Date: Wed, 11 Dec 1996 03:45:40 -0700 From: Karen Barela <karen at aob.org> Subject: AHA Board of Advisors I appreciated hearing the concerns regarding the American Homebrewers Association (AHA) Board of Advisors. We have not used the full strength of the board as effectively as we would like to in the past. This is changing. Part of this transformation is happening right now. We are excited at the prospect of new ideas brought by new members who will be joining this prestigious group of people. The Board of Advisors is very important in providing advice and support to the AHA staff, the hobby of homebrewing, and the over 25,000 members of the AHA. There are many different parameters considered in selecting Advisors. For example, Board members are distributed geographically around the country and have different types of careers, to fully reflect the diversity of our membership around the country, and around the world. But parameters are not requirements. There are no key criteria to being a member of the Board of Advisors; each nominee is considered separately and individually. The goal of the AHA Board of Advisors is to recommend activities, programs and/or courses of action for the American Homebrewers Association. The charge to the Board of Advisors is as follows: To serve as an American Homebrewers Association ambassador by promoting AHA activities and programs; To strengthen the American Homebrewers Association as an educational association by communicating suggestions, changes, needs and trends; To promote the art and science of homebrewing specifically and quality beer and brewing in general; To support the American Homebrewers Associations' mission statement. (To promote public awareness and appreciation of the quality and variety of beer through education, research and the collection and dissemination of information; to serve as a forum for the technological and cross-cultural aspects of the art of brewing; and to encourage responsible use of beer as an alcohol-containing beverage.) A member of the Board is required to attend the annual meeting of Board of Advisors, held each year at the AHA National Homebrewers Conference. They must attend, at a minimum, every other year. In addition, there are regular telephone conferences, letters to respond to, phone conversations and/or mail communications to or from AHA staff and/or Board of Advisor Members. The AHA Board of Advisors consists of selected individuals from the United States (+ Michael Jackson of Great Britain) who are active and involved in the homebrewing hobby and/or craftbrewing industry. Four members from the previous board are being retained: Ed Busch, Steve Casselman, Fred Eckhardt and Charlie Olchowski. Michael Jackson will become Board of Advisor Emeritus. Our goal is to have a well balanced Board filled with advisors who represent a wide variety of homebrewing, professional brewing, and educational experiences from diverse geographic locations. We appreciate the support and advice the exiting members have given us over the years and hope they will continue to support the AHA and the homebrewing community. George Fix is a good example. We continue to receive his input and advice on a regular basis through his position as a technical editor for Zymurgy. In order to revitalize the Board of Advisors, we are considering a list of over forty people who have been suggested as good candidates for the Board. Out of those, about eight will be selected for entry into the Board of Advisors. The current Board and AHA staff nominated over 40 respected individuals for their knowledge, involvement, and enthusiasm for homebrewing. Those selected will join the Board and help us guide the direction and future of the AHA. Those not selected may be considered for membership at a later date. Candidates were asked to let us know in writing if they accepted this nomination. If they agreed to be nominated, they enclosed a brief biography and a one page essay describing how they think they can help the hobby and/or the AHA. The current members of the board will review all nominees and select new members by the end of December, 1996. We will notify everyone shortly thereafter. The staff of the AHA welcomes your input. I cant promise that we can act on every suggestion or incorporate all of your ideas. But we are listening and want to serve our members in the best possible way. Please feel free to contact us directly, at any time. - Karen - -- Karen Barela President American Homebrewers Association (303) 447-0816 x 122 (voice) 736 Pearl Street (303) 447-2825 (fax) PO Box 1679 karen at aob.org (e-mail) Boulder, CO 80306-1679 info at aob.org (aob info) U.S.A. http://beertown.org (web) Return to table of contents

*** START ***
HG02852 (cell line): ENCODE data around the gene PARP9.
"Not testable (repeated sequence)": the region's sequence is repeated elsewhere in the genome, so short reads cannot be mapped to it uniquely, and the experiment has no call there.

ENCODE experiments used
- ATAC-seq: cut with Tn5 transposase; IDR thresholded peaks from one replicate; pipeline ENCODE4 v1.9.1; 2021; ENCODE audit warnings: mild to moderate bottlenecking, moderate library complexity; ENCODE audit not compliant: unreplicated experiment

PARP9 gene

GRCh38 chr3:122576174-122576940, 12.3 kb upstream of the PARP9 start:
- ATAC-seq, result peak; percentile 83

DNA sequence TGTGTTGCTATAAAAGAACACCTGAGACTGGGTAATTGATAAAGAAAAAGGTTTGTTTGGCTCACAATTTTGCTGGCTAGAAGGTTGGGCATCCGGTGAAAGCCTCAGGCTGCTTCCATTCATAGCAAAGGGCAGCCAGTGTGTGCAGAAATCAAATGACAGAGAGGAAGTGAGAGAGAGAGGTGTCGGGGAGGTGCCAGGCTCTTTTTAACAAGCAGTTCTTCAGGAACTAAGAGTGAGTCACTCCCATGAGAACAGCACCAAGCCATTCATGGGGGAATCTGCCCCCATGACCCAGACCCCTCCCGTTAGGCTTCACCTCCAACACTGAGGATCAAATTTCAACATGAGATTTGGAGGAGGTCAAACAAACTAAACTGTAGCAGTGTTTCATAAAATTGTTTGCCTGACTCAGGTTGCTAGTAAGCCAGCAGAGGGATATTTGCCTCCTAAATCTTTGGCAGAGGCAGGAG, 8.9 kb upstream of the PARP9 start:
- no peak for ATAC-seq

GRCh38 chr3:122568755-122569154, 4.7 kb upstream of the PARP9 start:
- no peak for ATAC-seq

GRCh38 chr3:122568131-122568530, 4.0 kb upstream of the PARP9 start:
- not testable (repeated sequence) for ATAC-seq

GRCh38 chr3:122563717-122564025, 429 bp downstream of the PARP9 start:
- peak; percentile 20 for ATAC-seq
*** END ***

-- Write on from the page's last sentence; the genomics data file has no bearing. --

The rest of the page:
Date: Wed, 11 Dec 1996 11:17:58 +1000 From: Patrick Dominick <p-dominick at adfa.oz.au> Subject: Iodophor Hi Brewsters Glad to see the HBD back! I found I had to resubscribe to it (I get the undigested version). Anyway, my query: I am finding it difficult to locate iodophor here in Australia. I just noticed that the active ingredients were listed in my brand-new copy of "Brew Ware", so I am considering getting the iodine and phosphoric acid and making my own. Anybody see any problems or dangers in this approach? Cheers Patrick Dominick Patrick Dominick | Canberra, Australia | p-dominick at adfa.oz.au "Give a man a beer and he wastes an hour. Teach him how to brew and he wastes a lifetime" Return to table of contents